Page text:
The spending is a return to form of sorts for Ending Spending, Inc., which recently scrubbed its online presence after President Trump nominated the group’s director and CEO Todd Ricketts to Deputy Secretary of Commerce, suggesting the organization wanted to stay below the radar. Ricketts’s role with big money political groups has come up as an issue for several Democratic senators vetting his confirmation, but now it’s not clear he’ll make it to a vote. Ricketts’s future in the administration is reportedly up in the air as he consults with government officials about the process of divesting from his significant business interests.

45Committee, a second political non-profit tied to Ricketts as well as to billionaire Sheldon Adelson, spent $371,852 on TV ads, direct mail, and phone calls over the weekend, all attacking Gray. The group spent $21 million boosting President Trump before the 2016 election. The political non-profit arm of Planned Parenthood has also jumped in to the Georgia race, backing Ossoff with $200,000.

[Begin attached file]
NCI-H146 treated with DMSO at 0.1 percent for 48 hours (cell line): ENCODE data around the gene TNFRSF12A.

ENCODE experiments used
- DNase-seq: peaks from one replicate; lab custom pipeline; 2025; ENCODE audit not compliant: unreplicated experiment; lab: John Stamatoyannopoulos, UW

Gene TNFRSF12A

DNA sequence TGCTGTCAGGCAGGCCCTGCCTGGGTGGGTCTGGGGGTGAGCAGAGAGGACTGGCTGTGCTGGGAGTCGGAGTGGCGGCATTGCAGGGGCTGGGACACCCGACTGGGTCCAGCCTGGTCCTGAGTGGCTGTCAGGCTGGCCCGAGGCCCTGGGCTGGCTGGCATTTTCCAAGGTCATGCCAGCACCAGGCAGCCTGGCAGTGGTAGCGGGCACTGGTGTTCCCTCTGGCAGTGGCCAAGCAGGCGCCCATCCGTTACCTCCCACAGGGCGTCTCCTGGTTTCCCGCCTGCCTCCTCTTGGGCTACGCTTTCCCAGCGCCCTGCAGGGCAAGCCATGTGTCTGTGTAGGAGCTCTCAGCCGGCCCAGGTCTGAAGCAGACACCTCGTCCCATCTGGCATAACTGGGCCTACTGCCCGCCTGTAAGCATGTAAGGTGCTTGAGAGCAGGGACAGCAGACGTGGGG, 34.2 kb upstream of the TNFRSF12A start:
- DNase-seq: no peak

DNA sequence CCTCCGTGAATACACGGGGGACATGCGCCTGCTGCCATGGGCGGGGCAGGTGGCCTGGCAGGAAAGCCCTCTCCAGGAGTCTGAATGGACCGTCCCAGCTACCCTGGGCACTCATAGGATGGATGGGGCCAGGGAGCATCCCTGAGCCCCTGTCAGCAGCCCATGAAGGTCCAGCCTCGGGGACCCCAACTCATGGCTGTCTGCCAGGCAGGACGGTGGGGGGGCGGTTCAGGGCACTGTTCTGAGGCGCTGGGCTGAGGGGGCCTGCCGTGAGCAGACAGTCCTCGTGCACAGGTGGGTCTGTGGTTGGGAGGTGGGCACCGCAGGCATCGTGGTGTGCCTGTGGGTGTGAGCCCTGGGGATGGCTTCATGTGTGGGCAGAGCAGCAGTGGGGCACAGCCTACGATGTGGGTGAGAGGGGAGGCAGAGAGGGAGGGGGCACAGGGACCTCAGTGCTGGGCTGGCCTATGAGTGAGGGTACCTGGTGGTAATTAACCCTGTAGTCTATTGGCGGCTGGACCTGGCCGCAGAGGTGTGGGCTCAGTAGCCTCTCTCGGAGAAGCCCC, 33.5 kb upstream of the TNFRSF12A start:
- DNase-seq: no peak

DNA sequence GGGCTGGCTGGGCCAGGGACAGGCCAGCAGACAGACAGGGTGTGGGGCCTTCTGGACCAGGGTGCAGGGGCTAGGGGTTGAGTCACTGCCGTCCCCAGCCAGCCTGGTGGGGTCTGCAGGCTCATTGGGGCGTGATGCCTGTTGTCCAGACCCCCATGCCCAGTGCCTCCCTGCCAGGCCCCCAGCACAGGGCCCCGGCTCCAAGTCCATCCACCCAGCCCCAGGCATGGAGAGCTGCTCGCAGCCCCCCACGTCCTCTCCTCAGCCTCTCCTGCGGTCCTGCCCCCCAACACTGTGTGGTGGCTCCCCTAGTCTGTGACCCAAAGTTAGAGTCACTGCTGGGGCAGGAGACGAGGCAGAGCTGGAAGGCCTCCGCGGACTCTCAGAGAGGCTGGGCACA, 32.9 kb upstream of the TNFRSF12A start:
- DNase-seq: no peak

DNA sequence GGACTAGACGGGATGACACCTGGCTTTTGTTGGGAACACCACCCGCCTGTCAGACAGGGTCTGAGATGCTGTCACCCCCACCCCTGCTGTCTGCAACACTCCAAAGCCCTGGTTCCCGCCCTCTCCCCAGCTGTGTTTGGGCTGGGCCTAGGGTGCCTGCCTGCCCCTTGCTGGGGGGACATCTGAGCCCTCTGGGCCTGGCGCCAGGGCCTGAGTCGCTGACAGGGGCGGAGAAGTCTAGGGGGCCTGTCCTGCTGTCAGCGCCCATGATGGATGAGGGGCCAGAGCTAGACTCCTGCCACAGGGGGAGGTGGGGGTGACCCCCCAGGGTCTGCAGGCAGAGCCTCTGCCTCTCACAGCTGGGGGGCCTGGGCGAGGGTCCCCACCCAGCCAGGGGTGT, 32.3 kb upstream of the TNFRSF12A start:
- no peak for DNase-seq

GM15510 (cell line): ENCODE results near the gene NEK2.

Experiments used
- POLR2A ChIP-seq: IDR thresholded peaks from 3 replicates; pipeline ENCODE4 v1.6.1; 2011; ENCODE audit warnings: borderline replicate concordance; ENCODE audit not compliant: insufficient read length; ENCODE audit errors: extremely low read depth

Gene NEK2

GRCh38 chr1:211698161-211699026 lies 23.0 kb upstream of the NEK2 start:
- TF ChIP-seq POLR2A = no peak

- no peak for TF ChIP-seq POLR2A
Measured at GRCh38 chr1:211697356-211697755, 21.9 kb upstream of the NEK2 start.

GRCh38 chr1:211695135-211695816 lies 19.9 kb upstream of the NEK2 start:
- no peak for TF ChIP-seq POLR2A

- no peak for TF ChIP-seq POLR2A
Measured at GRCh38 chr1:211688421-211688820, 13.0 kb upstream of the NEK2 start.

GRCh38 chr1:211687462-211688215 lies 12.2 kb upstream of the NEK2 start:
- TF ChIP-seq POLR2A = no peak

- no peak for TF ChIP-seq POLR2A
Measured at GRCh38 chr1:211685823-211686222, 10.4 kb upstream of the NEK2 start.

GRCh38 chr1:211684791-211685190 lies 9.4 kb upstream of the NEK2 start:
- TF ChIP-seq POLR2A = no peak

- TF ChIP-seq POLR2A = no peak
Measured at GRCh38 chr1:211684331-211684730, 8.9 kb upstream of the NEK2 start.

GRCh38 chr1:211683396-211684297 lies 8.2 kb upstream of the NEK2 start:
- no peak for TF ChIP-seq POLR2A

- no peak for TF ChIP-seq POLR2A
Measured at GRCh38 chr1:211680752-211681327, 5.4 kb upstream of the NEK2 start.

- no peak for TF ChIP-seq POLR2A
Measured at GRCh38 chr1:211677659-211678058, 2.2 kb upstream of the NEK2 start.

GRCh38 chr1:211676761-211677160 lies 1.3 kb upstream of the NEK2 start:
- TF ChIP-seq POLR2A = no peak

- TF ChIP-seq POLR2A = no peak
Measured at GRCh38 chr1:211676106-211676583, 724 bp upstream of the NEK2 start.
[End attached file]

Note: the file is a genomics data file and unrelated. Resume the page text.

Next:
Three other non-profits have reported spending in the race, but in much smaller sums. The Susan B. Anthony List, which is based in DC, has spent $25,974 on mailers boosting Handel while People for the American Way, also based in DC, reported $4,000 in pro-Ossoff digital ads.  Better Georgia, Inc., which as its names implies is based in Georgia, has also backed Ossoff with a few small independent expenditures.

Other outside spenders are also active in the race. Since jumping into the race on March 31st, the National Republican Congressional Committee has spent more than $1.9 million attacking Ossoff, the Club for Growth has backed Gray with nearly $600,000 in independent expenditures, and well-heeled liberal groups and End Citizens United have stepped in to prop up Ossoff. Even more money, some of it from anonymous sources, is likely to spent before the final vote is counted.